Explain the operation of this “H-bridge” motor control circuit:
At any given moment, how many transistors are turned on and how many are turned off? Also, explain what would happen to the function of the circuit if resistor R1 failed open.
Two transistors are on at any given time, and the other two are off. If R1 fails open, the motor will not be able to go in the “forward” (Fwd) direction.
Challenge question: what type of DC motor is this drive circuit designed for? Shunt-wound, series-wound, compound, or permanent magnet? Explain your answer.
The “H-drive” circuit is a very common method of reversing polarity to a DC motor (or other polarity-sensitive load), using only a single-pole switch. Very, very large electric motor “drives” have been based on this same design.
Predict how the motor function in this circuit will be affected as a result of the following faults. Consider each fault independently (i.e. one at a time, no multiple faults):
For each of these conditions, explain why the resulting effects will occur.
The purpose of this question is to approach the domain of circuit troubleshooting from a perspective of knowing what the fault is, rather than only knowing what the symptoms are. Although this is not necessarily a realistic perspective, it helps students build the foundational knowledge necessary to diagnose a faulted circuit from empirical data. Questions such as this should be followed (eventually) by other questions asking students to identify likely faults based on measurements.
If the ends of a wire loop are attached to two half-circular metal strips, arranged so that the two strips almost form a complete circle, and those strips are contacted by two “brushes” which connect to opposite poles of a battery, which way will the wire loop rotate?
Challenge your students with this question: is there any way we can get the wire loop to continuously rotate without using those half-circle metal strips to make and break contact with the battery? Ask your students what the two half-circle metal strips are called, in electric motor/generator terminology.
When the switch closes, the ammeter will initially register a large amount of current, then the current will decay to a much lesser value over time as the motor speeds up:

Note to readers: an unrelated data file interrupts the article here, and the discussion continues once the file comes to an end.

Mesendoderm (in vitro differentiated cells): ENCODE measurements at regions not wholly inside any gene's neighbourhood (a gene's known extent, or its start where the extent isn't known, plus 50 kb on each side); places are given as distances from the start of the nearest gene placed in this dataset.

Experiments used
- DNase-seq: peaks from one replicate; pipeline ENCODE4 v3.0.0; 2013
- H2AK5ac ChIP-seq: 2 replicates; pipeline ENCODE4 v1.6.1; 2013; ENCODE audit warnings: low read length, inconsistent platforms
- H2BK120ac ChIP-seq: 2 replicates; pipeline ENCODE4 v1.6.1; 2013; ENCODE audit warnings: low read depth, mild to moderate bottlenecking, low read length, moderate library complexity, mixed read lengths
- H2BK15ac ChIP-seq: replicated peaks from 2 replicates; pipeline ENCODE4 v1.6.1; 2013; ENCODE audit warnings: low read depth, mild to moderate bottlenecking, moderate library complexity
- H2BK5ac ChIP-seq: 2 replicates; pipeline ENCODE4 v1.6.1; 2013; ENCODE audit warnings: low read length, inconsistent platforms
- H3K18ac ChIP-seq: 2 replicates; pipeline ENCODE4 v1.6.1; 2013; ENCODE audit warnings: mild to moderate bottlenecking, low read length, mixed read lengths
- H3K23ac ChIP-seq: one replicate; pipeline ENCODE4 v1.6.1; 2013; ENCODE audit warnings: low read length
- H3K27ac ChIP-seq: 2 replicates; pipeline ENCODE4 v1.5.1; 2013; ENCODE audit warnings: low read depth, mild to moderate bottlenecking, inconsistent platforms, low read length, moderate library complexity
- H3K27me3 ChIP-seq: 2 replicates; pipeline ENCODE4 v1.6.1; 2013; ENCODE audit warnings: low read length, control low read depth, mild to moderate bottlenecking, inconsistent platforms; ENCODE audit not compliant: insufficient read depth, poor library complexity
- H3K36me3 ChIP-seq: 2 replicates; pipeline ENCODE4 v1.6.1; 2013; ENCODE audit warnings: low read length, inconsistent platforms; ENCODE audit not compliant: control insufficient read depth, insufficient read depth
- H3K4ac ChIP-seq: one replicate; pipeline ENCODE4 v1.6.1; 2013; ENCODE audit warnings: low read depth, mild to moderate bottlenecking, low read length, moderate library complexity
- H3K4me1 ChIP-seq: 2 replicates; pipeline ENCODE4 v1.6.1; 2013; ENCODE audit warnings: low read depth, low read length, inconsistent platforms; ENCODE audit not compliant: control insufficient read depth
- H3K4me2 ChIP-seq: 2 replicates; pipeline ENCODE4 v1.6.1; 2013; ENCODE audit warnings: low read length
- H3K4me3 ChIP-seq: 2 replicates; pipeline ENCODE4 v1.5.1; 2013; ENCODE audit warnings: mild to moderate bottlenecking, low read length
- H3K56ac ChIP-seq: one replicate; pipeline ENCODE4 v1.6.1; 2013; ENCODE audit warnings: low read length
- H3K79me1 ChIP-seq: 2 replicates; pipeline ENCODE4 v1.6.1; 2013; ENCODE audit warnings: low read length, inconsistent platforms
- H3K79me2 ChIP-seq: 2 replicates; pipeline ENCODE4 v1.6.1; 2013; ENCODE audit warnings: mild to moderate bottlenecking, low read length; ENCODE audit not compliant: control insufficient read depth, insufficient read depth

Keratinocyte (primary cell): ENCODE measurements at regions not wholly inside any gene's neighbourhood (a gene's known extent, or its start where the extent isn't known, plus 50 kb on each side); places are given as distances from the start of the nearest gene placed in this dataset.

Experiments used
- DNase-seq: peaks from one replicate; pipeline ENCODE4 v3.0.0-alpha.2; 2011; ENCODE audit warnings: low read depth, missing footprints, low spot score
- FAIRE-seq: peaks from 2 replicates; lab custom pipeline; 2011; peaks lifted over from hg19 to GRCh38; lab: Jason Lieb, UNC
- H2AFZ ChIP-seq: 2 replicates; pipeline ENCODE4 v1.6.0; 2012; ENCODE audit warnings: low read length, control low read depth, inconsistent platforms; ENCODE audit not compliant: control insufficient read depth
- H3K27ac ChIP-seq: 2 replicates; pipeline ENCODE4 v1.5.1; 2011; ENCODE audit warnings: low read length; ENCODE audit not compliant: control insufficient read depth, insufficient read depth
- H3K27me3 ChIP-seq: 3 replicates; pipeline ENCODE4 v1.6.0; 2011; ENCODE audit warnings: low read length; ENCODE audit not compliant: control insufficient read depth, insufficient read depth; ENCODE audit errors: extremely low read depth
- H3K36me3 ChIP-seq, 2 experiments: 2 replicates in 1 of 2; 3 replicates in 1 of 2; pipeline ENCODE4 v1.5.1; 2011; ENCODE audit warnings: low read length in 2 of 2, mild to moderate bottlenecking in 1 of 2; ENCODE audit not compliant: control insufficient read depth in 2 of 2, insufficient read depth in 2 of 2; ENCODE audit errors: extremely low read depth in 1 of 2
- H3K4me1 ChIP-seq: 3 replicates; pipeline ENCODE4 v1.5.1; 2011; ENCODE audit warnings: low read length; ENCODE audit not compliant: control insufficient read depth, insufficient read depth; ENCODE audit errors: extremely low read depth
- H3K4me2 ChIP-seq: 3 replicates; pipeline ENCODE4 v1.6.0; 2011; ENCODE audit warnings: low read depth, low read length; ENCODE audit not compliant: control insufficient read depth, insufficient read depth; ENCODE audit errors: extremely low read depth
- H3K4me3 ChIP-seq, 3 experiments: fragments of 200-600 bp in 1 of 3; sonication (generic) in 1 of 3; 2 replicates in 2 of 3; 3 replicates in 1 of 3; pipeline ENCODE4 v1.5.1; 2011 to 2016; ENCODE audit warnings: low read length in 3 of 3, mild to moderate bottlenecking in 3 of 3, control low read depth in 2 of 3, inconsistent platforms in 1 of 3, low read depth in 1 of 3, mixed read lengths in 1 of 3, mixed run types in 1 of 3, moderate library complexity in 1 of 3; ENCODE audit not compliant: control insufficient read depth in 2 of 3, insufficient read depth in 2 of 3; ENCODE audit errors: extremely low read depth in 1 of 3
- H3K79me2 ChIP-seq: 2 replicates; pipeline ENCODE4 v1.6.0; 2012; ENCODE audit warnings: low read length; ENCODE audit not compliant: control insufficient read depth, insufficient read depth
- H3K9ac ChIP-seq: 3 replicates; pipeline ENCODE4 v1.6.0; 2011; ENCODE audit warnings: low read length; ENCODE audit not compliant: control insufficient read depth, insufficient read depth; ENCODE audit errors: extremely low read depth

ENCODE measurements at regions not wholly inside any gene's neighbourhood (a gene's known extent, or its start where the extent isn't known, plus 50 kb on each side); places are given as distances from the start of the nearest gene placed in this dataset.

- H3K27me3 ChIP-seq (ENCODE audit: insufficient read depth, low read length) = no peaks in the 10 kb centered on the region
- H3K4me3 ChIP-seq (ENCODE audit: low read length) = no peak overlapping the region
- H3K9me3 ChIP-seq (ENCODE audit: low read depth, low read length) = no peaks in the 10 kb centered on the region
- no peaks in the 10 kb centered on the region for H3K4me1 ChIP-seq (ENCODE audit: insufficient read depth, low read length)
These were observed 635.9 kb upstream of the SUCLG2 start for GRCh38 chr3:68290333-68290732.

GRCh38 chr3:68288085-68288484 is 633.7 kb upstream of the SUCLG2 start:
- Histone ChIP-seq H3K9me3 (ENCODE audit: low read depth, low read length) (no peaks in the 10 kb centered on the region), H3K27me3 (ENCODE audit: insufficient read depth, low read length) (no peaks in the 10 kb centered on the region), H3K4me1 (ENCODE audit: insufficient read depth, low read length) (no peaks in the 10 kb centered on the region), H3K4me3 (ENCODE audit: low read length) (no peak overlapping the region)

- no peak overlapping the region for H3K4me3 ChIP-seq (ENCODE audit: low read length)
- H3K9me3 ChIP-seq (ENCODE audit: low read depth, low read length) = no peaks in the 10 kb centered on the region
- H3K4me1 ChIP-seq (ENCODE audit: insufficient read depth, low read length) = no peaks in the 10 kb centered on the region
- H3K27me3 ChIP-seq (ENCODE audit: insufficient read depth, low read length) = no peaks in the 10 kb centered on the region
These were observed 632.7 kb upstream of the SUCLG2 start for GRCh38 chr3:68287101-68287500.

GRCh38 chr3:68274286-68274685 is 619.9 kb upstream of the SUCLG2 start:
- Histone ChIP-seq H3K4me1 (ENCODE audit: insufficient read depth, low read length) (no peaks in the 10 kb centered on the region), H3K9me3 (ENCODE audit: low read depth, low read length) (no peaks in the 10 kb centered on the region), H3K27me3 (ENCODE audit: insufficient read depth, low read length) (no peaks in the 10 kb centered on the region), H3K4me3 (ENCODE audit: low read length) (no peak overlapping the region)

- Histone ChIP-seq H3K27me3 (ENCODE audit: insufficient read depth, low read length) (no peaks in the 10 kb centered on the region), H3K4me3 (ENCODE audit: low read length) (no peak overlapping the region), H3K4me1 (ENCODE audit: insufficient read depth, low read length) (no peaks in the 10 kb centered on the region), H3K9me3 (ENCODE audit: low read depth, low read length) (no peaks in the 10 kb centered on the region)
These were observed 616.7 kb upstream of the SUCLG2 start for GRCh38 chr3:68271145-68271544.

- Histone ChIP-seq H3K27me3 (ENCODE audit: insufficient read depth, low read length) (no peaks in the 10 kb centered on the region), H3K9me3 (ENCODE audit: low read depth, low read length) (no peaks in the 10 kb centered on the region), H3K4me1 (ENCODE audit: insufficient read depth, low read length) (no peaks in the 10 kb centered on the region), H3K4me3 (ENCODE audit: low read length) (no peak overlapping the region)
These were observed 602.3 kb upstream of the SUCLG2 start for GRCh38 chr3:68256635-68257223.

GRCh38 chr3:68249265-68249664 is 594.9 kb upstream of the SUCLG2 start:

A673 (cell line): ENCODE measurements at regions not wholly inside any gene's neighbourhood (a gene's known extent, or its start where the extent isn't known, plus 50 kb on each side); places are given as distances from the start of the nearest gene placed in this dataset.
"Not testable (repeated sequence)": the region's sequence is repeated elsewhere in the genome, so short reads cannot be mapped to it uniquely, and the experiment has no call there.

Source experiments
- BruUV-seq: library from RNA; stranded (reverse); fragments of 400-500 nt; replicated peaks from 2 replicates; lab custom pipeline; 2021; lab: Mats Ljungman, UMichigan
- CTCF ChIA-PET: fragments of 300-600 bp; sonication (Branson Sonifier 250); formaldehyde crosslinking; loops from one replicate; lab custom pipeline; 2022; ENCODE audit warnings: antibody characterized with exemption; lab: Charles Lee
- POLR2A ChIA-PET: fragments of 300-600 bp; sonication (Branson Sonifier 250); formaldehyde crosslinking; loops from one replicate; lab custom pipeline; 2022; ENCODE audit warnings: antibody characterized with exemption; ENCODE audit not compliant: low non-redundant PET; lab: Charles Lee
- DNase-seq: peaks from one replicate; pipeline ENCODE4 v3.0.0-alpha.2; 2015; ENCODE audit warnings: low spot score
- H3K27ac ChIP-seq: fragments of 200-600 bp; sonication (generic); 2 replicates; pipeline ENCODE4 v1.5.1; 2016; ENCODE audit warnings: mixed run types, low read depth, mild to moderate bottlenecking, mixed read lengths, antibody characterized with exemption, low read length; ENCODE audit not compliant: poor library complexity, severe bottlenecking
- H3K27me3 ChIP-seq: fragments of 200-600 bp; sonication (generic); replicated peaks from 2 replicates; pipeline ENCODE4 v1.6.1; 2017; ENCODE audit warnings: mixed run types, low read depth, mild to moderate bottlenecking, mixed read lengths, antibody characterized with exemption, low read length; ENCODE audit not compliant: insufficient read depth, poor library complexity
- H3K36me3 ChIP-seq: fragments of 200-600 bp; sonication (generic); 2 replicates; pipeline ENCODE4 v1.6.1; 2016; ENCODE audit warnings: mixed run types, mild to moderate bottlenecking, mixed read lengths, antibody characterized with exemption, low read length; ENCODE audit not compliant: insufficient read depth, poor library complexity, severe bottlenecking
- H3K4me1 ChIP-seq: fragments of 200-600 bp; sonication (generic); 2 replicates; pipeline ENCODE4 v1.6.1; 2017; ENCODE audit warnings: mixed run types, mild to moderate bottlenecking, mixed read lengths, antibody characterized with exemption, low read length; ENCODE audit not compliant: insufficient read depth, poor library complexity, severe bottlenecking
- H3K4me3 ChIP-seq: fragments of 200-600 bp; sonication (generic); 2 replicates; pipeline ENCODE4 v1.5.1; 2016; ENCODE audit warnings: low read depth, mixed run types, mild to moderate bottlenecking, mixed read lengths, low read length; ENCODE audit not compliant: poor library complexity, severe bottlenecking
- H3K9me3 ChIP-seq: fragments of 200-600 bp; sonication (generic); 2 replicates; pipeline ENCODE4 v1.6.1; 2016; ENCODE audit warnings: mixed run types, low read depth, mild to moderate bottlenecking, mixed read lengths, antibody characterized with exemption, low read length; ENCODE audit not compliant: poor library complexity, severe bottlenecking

In view of Ohm’s Law, where current is supposed to be a direct function of voltage and resistance (I = E/R), explain why this happens. After all, the motor’s winding resistance does not change as it spins, and the battery voltage is fairly constant. Why, then, does the current vary so greatly between initial start-up and full operating speed?
What do you think the ammeter will register after the motor has achieved full (no-load) speed, if a mechanical load is placed on the motor shaft, forcing it to slow down?
Motor current is inversely proportional to speed, due to the counter-EMF produced by the armature as it rotates.
Follow-up question: draw a schematic diagram showing the equivalent circuit of battery, switch, ammeter, and motor, with the counter-EMF of the motor represented as another battery symbol. Which way must the counter-EMF voltage face, opposed to the battery voltage, or aiding the battery voltage?
The so-called “inrush” current of an electric motor during startup can be quite substantial, upwards of ten times the normal full-load current!
A DC electric motor spinning at 4500 RPM draws 3 amps of current with 110 volts measured at its terminals. The resistance of the armature windings, measured with an ohmmeter when the motor is at rest, unpowered, is 2.45 ohms. How much counter-EMF is the motor generating at 4500 RPM?
How much “inrush” current will there be when the motor is initially powered up (armature speed = 0 RPM), once again assuming 110 volts at the terminals?
Ecounter = 102.65 V @ 4500 RPM
Iinrush = 44.9 A